More measuring

As the insulation of the house is one of the primary things that needs to be done, I need to know the amount of square meters of insulation material I need. Since I had no exact measurements of the roof, I spend the Monday evening taking measurements upstairs. I climbed to the ridge of the roof to measure the height. There I found an old folding screen and some sort of ladder device.

The upstairs of the smaller part of the house stored a lot of old stuff, almost an instant xmas card.

In between one of my Russian coworkers stopped by to go through the books we found in the house. My dad has a colleague who has been studying Russian for years, so we thought it would be nice to give him some books if there would be something interesting. We ended up with a few hands full of books, of which I will bring a few to the Netherlands during our upcoming trip.

Installing the fuse box

With the fuse box all wired up, it was time to place it in the house and take out the old fuse box. I made a plywood back wall to fit and put it into place. After that I once again took out the main fuses and transferred the wires to the new fuse box. After the main connection had been made the first wires I connected where going to a power plug next to the fuse box so I could hook up a light there for the rest of the connections. Then the moment of truth came. Main fuse on, residual-current circuit breaker on, circuit breaker on, light switch on. No sparks just light. A happy moment!

After this, I transferred the wires from the old fuse box to the new fuse box. When this was done I made detailed plans on which group would service what part of the house, trying to have two groups from two different phases next to each other in the living room and upstairs bedrooms, so in case one phase would fail the other can still provide some light.


Wiring up the fuse box

Today was a day of patient work in a warm living room. Cutting wires to the right size, labeling them and connecting the components. It was almost a form of meditation and the result was very rewarding even though it for sure takes longer then you would like.

First real shopping

Today was Wednesday again, so time to work on the house. I had a late start as we had a new co-worker coming in and something went wrong with his hardware, so I dealt with that before getting to the house.

I was clear the house had not been heated very long the past weekend, as it had cooled down to 1 degree. It had been like that for just over a day, so likely that is more or less the minimum temperature.

After starting to heat the place, I wondered what I should start on. As there now are so many things. Mo asked if the boys could help, so I asked them to check out the plan for the canalization and to find out details like size of the materials, depth and other things they could find out.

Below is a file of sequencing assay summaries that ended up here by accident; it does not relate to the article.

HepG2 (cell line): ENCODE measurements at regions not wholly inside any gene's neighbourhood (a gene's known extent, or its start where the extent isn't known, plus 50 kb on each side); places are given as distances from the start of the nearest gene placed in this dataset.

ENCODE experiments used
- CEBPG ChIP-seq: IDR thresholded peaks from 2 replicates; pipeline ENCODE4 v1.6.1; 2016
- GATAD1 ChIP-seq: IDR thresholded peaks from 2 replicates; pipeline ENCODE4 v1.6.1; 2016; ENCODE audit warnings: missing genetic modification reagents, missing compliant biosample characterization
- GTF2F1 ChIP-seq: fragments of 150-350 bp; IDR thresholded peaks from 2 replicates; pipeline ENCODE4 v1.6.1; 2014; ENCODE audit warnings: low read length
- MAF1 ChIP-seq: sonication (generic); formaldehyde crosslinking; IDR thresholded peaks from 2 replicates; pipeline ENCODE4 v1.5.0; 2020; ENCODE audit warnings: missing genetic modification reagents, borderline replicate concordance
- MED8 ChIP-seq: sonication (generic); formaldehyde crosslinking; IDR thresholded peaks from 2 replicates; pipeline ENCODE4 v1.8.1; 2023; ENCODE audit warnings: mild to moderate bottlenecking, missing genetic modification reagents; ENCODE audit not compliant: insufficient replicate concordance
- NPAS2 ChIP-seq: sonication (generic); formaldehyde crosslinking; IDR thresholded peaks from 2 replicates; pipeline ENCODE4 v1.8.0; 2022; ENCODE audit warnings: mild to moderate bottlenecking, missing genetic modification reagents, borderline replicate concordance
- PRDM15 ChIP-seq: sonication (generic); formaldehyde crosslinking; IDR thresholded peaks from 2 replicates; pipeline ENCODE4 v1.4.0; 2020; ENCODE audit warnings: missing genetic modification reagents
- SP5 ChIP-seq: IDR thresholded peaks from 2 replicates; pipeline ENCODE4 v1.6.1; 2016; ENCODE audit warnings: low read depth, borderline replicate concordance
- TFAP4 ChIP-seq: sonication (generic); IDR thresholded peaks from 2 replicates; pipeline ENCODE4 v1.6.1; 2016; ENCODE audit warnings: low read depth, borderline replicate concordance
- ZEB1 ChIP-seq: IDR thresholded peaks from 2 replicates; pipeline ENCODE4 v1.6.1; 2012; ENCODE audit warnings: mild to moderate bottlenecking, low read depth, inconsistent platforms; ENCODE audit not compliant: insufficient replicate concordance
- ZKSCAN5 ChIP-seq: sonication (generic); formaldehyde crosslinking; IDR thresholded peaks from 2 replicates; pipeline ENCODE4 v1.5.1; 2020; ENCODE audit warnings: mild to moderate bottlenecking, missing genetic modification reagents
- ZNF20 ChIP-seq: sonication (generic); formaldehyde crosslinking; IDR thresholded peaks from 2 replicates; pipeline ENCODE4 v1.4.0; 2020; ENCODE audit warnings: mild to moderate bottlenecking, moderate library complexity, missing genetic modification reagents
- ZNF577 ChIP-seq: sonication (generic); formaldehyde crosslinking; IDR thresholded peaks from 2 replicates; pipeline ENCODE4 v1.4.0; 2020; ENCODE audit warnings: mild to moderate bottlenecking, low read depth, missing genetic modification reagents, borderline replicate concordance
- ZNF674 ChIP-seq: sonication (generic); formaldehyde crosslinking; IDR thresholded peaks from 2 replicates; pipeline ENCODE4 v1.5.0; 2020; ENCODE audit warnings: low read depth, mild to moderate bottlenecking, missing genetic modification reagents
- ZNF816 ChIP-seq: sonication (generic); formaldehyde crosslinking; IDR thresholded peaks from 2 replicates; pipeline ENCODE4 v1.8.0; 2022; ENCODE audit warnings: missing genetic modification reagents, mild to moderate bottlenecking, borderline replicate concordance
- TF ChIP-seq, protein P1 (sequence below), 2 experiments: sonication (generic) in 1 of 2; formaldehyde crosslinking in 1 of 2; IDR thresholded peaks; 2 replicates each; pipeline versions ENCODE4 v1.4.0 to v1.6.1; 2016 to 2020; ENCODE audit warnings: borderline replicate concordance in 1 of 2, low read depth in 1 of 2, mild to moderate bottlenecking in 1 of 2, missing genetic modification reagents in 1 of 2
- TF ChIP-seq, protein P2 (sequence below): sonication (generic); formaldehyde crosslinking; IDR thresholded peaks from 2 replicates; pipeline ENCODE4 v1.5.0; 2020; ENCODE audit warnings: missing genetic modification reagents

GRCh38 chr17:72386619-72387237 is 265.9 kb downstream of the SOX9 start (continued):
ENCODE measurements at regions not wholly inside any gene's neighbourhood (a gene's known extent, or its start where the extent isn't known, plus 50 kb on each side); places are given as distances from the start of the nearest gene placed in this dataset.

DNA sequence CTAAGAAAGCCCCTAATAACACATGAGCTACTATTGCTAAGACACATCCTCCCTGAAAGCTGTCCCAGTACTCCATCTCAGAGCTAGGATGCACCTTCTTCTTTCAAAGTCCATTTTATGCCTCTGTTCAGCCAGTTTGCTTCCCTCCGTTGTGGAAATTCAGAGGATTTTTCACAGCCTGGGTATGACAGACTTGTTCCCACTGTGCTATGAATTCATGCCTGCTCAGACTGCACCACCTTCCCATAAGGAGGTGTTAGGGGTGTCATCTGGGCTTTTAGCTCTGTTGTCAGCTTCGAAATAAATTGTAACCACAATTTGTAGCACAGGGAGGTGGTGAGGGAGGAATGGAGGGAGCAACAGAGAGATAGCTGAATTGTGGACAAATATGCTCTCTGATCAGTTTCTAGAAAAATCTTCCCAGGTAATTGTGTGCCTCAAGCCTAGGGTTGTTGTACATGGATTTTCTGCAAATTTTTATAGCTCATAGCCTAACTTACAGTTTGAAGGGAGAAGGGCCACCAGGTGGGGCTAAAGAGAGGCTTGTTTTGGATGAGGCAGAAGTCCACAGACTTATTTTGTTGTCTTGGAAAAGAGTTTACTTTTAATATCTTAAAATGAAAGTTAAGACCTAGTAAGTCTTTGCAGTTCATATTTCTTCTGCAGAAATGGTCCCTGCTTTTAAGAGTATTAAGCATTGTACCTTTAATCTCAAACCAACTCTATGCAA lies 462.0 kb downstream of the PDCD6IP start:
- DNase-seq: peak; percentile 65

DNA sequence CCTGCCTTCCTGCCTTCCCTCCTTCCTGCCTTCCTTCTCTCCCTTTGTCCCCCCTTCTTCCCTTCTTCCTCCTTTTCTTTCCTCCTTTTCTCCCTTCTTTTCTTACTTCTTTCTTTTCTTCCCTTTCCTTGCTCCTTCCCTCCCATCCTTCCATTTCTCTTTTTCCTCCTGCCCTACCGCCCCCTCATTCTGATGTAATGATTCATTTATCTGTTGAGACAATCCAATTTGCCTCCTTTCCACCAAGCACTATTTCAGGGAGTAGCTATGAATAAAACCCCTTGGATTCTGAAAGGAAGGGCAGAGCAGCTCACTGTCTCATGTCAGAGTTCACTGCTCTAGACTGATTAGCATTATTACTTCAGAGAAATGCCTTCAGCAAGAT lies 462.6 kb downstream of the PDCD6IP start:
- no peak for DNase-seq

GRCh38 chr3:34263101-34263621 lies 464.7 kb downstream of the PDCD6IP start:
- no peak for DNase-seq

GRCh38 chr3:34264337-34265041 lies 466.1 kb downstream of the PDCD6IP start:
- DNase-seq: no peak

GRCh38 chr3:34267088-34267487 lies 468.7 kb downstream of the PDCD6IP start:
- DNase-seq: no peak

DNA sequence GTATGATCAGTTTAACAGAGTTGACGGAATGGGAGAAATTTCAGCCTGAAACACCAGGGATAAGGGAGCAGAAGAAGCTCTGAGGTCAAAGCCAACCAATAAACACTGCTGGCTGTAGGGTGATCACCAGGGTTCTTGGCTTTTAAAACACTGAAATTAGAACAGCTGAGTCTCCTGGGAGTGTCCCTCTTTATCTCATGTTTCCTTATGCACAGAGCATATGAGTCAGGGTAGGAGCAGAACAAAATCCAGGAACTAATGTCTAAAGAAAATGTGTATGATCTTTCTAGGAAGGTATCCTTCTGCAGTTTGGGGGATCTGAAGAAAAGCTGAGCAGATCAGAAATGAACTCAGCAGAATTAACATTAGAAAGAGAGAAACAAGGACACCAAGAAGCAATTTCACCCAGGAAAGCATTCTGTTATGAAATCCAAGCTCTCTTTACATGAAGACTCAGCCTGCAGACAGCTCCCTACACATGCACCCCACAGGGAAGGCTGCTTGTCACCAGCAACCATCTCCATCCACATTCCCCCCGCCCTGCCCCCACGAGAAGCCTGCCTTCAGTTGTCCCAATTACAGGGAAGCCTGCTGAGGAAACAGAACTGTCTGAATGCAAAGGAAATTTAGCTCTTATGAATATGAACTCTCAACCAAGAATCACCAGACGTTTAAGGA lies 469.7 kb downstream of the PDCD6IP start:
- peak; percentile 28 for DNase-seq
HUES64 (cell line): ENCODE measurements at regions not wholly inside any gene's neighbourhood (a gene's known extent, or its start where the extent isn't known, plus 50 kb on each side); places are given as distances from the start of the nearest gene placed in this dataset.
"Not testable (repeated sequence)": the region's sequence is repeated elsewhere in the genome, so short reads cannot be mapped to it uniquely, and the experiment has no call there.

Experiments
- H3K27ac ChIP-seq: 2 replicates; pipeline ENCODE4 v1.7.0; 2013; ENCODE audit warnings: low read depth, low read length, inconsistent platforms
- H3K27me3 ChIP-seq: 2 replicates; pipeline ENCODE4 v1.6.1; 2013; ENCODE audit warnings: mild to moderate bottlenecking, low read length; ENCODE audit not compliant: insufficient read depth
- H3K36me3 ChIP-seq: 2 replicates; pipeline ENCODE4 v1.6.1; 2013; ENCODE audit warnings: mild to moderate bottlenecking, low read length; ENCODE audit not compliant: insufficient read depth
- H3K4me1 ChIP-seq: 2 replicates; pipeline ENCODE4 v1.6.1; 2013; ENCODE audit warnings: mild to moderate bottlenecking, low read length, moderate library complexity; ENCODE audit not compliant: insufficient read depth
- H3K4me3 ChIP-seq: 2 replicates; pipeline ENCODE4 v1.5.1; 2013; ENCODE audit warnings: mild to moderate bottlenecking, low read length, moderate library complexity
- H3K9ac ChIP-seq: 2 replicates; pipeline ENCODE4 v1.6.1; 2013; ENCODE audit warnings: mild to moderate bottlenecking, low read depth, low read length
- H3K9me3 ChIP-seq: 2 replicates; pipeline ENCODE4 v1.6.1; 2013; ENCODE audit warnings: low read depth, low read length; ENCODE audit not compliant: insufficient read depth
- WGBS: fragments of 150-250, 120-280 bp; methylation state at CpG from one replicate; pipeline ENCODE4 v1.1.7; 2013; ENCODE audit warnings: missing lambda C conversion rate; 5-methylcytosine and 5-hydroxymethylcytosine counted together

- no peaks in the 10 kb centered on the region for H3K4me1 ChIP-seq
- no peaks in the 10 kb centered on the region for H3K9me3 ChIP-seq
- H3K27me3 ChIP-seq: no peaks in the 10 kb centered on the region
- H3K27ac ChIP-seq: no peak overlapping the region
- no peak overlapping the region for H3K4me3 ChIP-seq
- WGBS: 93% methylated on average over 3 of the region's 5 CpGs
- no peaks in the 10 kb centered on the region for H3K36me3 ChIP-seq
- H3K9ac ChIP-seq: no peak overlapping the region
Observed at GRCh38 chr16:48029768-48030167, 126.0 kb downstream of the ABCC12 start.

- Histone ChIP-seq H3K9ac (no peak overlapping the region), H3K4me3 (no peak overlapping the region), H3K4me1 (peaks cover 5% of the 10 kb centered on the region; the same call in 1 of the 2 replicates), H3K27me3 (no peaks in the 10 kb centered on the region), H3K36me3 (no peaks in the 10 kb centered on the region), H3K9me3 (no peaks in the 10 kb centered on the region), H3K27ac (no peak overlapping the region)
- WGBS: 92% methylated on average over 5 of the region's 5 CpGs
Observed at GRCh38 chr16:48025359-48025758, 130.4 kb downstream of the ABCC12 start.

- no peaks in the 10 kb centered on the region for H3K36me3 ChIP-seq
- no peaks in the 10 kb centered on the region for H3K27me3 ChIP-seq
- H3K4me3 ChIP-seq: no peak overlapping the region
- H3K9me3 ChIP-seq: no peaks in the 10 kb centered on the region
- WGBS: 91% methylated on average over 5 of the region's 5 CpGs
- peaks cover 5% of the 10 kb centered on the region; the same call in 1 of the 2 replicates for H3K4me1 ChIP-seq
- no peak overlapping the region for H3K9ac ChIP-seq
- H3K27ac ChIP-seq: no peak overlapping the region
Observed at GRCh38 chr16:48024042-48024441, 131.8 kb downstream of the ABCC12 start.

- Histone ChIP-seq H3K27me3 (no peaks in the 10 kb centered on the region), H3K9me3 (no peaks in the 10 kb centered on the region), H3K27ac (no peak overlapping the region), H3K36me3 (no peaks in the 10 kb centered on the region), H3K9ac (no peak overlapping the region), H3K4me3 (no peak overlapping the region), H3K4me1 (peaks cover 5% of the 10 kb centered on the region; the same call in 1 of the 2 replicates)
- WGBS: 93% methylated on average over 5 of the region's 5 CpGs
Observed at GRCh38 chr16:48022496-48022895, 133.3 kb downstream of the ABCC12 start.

I decided to first move down the outside light so the camera has a free view. Of course this did not take very long, so the next thing would be to check out the materials for the new electrical system as once I have that in, I can always draw an extra line when I have some time left.

As I had to pick up some chainsaw oil from ABC, I checked out the prices and materials they had to offer before going to a specialist. At Esvika they carry the Harju Elekter line of enclosures I saw from several friends. They are pretty big and have an integrated place for the power meter. In real life it looked nice as well, so I decided to get one and get the components Henk had recommended. When you are from the Netherlands this kind of shopping is very nice, as the prices here are so much lower for this material.

Back home I fitted all components in the enclosure and then visited Martijn to check out how the wiring had been done at his place.

There I found out I had forgotten to get branch connectors as the 3 phases and the neutral need to be distributed to different components. I checked out the construction store, but I guess I will get back to Esvika later on to get some good stuff.

Insulation research

I think I have written before about he insulation material my dad found out about. It has 19 layers, is 30-35 mm thick and has the same insulation value (R-value) as 20 cm of glass wool! Since this will safe a significant amount of space, I was very interested to find out if I could find this material in Estonia and if so, if I can find use-cases and experiences.

Today before work I stopped by a some construction advice center I had found out about a few months ago when I was visiting a co-working space.

After entering I made a circle toward the right of the place, when I was almost fully around, I found the material. I made some pictures of the information as they where out of flyers, so I could look up the rest of the information online.